Flat Betting With Roulette

We thought it would be best to give a mention to flat betting with roulette and outline the upsides and downsides to it. Almost every roulette strategy ever created involves some kind of Mathematical progression where you either increase your bets after a loss or increase them after a win, the Martingale being the most common.

Flat betting doesn’t involve any of that; you simply bet the same amount over and over again. If you do this, you can expect to lose to the house edge over the long term of play, give or take a little bit.

To give an easy example of this, let’s lay you’re playing a European roulette game and you spin the wheel 37 times, each time betting on Red. If the numbers were distributed evenly, you would win 18 and lose 19 (18 Blacks plus the 0) so you would gradually lose to the house edge (2.7% for European, 5.26% for American).

The problem with flat betting on the even chance bets is that you never really get ahead and there’s always the zero tipping the odds in the casino’s favour. Most people use flat betting on the inside bets such as Straight up (single number) or Split bets.

The advantage to using flat betting on Straight up bets is that you get a big win and find yourself in profit if your number hits early. On the other side of that coin though, it can take a long time for number to hit and you may find that it doesn’t hit at all throughout your entire session.

The main advantages to flat betting are the following:

  • It’s steady and you know how much you’re going to be betting on each spin with no mathematical progressions to work out.
  • You won’t suffer large losses in just a few spins like you will with other roulette systems like the Martingale.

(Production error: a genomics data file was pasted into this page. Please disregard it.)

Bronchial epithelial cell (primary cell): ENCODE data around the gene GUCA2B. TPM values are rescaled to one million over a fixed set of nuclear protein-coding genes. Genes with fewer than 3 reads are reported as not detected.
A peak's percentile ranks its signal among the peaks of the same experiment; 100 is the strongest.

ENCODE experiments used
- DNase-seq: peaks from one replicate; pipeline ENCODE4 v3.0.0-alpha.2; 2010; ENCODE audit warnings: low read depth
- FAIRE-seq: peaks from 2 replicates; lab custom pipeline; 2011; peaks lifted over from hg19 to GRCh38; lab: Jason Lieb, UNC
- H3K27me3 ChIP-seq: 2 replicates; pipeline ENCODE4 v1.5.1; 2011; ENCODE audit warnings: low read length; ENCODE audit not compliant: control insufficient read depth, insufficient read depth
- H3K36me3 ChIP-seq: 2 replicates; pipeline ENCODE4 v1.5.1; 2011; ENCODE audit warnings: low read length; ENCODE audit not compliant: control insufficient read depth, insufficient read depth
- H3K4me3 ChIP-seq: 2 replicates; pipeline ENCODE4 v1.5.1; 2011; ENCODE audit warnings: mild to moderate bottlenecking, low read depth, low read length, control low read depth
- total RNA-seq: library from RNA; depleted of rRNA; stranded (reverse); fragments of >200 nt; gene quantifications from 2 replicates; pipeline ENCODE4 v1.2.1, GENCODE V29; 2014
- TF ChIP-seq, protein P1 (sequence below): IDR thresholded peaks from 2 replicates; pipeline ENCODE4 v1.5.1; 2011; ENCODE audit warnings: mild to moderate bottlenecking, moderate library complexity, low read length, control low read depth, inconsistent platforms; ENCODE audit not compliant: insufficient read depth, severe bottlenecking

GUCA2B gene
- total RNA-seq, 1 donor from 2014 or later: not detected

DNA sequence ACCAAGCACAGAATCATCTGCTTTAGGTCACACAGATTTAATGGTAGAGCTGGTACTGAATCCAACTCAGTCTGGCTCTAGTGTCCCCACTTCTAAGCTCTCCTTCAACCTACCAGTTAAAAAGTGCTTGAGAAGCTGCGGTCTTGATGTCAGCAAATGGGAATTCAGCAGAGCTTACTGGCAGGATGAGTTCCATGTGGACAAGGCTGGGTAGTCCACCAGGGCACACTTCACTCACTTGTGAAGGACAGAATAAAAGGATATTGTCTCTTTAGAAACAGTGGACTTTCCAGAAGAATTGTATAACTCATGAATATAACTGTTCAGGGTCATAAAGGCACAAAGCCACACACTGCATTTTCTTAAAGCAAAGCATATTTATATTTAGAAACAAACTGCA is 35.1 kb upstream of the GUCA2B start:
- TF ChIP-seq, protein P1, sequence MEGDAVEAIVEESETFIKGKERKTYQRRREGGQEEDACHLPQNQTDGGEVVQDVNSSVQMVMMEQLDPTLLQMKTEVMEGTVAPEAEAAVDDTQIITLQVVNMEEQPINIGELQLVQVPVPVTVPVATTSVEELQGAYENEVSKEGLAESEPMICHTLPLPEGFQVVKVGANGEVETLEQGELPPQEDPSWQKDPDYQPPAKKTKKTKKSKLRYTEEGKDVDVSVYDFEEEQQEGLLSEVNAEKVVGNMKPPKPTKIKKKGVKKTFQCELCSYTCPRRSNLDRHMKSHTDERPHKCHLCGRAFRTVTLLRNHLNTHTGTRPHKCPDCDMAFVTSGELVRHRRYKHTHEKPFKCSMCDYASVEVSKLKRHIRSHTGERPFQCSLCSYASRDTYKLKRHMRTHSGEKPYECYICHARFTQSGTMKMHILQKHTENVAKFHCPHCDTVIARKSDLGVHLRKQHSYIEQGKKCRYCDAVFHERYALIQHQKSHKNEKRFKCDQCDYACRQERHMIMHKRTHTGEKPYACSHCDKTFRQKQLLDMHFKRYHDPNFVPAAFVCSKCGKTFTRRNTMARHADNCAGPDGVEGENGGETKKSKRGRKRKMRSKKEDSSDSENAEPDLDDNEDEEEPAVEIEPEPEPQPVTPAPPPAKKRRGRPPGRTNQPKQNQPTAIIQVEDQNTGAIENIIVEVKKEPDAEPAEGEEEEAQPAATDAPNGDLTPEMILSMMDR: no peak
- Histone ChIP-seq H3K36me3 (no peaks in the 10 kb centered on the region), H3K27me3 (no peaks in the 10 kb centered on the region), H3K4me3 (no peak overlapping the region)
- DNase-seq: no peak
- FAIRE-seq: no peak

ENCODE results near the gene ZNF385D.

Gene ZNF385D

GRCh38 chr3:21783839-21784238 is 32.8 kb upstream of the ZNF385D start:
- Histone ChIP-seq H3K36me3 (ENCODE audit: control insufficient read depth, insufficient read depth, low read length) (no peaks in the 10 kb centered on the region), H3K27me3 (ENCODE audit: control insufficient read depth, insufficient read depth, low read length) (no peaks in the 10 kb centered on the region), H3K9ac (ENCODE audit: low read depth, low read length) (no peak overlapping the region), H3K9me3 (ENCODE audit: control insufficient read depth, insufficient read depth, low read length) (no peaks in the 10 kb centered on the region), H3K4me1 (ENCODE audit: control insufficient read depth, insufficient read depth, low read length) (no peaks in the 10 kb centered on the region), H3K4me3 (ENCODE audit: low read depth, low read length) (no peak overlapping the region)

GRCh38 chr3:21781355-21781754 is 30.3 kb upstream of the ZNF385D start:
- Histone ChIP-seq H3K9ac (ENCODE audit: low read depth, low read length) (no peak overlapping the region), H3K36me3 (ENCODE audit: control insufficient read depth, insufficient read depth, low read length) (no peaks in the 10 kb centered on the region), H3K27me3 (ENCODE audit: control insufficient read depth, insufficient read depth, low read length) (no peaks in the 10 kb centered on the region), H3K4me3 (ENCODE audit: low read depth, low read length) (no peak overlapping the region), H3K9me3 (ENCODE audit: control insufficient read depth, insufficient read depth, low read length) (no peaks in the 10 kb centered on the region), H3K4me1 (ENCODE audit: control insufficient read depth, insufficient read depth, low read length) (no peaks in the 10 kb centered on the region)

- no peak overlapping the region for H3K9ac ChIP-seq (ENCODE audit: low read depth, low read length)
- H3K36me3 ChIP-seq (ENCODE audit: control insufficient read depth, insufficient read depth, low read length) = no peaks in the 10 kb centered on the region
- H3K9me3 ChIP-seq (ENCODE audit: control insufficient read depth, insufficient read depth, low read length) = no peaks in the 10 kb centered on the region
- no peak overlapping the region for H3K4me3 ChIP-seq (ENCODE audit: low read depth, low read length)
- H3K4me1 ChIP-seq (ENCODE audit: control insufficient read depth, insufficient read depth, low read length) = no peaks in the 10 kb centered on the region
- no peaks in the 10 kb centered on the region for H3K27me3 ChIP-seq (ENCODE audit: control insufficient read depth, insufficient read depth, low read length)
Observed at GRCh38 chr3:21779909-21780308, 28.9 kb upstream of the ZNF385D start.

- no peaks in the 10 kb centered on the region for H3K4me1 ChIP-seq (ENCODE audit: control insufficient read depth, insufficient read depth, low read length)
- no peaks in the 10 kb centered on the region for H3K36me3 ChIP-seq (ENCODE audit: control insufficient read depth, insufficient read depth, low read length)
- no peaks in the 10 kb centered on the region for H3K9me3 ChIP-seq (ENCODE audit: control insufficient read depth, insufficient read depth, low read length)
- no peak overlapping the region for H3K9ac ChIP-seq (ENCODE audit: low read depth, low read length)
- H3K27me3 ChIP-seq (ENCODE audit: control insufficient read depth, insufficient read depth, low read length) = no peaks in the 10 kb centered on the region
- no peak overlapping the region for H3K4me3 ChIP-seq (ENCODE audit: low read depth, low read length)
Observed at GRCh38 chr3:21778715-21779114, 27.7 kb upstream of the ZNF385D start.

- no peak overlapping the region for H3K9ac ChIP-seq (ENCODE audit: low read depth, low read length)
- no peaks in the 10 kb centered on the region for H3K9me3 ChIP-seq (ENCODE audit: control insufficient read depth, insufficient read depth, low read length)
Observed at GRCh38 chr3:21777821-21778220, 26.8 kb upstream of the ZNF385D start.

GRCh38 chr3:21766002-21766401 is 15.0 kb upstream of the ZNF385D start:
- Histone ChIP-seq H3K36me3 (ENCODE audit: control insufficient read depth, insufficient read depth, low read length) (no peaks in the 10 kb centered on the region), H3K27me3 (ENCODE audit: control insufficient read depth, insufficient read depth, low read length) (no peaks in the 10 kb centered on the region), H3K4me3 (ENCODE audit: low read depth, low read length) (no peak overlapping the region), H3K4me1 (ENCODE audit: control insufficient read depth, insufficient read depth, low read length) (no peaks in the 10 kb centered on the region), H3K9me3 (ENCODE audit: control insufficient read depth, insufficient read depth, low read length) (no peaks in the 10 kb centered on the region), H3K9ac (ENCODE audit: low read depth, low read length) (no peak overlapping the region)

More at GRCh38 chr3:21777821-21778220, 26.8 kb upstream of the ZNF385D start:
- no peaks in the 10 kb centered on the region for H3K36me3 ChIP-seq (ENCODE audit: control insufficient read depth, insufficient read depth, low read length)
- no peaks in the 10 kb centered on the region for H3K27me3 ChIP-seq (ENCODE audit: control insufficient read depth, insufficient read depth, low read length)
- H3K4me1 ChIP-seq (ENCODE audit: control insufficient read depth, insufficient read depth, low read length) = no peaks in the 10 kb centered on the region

• On a lucky day, you may get a small win.

The main disadvantage are:

  • Not much scope for profit even on a lucky day.
  • You will likely lose to the house edge over the long term of play.
  • It can be boring just betting the same amount over and over again.

In the great scheme of things, flat betting is probably the safest form of roulette betting because if the numbers are distributed evenly you will only lose slowly to the house edge. If you are in a real casino and you want to maximize your tie at the table without risking too much, flat betting is your best option. Keep in mind though that the profit potential with this method of playing is minimal because like all forms of gambling, the less you risk the lower the potential reward if you win.

Winning With Flat Betting

So far, what we’ve shown is that flat betting will lose to the house edge over the long term of play. If, however, the odds were reversed in your favour, that would mean that you would win to your own advantage with flat bets over the long term of play.

While that may sound impossible, it isn’t with the use of a roulette computer which is a cheating device that predicts where the ball will land on each spin. Apparently, they can give the player an advantage of over 30% which means that for every £100 you bet, you could expect to win £130.

Sound too good to be true? People have successfully won millions with the use of roulette computers, so it isn’t a complete fantasy. The problem is that they’re illegal in many jurisdictions and even if they aren’t, finding and buying a roulette computer on the Internet is a minefield (and very expensive).

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